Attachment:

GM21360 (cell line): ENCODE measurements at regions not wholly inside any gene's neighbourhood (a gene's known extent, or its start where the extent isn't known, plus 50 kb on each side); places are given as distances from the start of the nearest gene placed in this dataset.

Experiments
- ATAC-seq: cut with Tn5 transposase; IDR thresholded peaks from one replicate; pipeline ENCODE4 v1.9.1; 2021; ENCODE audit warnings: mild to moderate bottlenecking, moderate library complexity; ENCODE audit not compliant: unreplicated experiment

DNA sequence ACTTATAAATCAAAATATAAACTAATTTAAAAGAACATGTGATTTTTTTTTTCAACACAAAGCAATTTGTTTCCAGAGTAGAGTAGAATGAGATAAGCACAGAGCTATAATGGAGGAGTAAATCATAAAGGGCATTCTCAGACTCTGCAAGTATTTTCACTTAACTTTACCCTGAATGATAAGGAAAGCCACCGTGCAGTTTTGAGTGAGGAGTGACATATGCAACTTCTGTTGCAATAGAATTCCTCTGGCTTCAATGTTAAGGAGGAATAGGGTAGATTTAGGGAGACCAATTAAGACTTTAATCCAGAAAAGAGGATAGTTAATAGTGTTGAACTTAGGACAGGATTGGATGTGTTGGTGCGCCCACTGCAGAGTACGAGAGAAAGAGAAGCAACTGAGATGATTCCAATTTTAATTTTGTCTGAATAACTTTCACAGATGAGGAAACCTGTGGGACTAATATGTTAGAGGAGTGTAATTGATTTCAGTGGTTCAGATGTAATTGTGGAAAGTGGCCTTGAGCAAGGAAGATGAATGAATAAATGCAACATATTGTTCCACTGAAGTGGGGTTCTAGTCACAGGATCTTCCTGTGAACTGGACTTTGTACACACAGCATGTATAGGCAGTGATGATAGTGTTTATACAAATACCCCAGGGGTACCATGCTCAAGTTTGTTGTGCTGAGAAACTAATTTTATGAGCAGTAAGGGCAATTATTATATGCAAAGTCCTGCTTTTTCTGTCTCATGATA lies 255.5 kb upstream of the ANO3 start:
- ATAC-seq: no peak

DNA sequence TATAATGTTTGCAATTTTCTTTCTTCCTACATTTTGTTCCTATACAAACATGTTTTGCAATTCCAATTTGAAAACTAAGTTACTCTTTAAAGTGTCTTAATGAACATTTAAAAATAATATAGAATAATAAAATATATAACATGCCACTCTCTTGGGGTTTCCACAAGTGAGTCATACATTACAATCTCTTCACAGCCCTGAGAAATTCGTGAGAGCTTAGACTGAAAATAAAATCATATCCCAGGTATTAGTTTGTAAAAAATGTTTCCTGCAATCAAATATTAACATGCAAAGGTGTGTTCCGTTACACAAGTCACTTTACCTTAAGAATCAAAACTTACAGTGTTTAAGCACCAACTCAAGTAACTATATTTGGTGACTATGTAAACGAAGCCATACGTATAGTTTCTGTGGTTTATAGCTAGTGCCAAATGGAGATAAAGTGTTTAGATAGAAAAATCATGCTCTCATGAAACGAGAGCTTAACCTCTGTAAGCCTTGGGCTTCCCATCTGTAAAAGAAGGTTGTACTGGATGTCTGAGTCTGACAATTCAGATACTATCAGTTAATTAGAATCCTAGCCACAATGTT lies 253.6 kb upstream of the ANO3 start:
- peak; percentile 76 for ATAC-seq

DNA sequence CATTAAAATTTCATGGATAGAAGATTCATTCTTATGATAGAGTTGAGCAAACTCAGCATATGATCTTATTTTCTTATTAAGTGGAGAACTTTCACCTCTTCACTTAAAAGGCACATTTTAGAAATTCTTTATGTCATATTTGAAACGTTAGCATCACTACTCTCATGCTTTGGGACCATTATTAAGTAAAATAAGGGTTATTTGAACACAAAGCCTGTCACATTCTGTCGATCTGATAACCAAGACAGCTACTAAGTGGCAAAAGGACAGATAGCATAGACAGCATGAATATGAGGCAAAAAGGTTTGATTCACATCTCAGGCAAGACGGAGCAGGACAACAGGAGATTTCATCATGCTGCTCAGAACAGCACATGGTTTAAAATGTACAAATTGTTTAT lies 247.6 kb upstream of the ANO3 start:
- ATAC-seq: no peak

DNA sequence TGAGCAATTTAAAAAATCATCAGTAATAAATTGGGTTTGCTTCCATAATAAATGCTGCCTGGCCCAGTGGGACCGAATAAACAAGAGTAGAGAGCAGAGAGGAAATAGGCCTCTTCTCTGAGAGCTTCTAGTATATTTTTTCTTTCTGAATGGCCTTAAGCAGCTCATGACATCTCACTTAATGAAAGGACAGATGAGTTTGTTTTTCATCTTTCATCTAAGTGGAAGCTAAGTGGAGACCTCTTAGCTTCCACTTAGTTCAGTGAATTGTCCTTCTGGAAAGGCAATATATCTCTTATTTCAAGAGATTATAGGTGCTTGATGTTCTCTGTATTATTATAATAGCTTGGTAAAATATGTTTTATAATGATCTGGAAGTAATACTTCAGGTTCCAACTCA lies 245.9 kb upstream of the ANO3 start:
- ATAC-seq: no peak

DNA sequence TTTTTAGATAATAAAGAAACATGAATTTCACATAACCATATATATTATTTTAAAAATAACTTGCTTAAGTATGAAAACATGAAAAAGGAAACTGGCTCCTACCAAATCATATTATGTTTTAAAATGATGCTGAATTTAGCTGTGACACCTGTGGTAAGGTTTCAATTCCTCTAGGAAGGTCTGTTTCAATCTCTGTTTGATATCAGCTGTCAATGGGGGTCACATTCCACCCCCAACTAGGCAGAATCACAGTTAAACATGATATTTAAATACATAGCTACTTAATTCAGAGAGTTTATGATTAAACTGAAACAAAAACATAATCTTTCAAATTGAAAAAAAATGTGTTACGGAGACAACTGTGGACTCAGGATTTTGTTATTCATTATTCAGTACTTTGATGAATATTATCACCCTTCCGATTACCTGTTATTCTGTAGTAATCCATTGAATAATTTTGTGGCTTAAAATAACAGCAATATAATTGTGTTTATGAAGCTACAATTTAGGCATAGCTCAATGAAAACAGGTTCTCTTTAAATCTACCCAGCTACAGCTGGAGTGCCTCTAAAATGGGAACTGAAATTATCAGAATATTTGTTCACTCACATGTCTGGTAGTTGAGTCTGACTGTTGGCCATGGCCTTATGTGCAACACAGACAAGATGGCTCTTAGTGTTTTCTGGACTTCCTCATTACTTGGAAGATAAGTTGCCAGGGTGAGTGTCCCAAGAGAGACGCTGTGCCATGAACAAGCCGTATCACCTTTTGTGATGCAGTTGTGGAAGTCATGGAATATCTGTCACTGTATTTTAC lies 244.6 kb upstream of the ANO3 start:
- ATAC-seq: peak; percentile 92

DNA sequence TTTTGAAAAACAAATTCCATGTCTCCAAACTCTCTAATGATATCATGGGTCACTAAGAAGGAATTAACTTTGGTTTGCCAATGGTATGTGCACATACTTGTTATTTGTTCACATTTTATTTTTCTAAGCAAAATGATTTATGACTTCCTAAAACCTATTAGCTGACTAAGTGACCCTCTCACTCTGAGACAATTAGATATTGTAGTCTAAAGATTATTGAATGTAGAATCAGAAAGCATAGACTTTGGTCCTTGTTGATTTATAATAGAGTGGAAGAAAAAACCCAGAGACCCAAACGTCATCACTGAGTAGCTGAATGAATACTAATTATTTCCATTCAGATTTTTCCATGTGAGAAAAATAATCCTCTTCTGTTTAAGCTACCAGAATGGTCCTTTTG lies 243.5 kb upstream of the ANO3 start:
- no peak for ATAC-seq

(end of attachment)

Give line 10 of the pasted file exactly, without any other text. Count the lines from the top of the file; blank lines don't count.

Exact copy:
DNA sequence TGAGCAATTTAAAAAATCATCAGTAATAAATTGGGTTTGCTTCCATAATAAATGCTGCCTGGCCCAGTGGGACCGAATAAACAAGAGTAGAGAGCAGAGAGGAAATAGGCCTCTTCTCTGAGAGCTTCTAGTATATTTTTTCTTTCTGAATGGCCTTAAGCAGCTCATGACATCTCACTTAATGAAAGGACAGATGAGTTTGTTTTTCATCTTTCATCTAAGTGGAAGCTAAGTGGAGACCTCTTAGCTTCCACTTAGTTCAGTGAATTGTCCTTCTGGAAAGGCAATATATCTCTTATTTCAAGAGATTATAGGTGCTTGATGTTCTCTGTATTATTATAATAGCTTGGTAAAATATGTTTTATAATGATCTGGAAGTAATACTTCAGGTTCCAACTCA lies 245.9 kb upstream of the ANO3 start: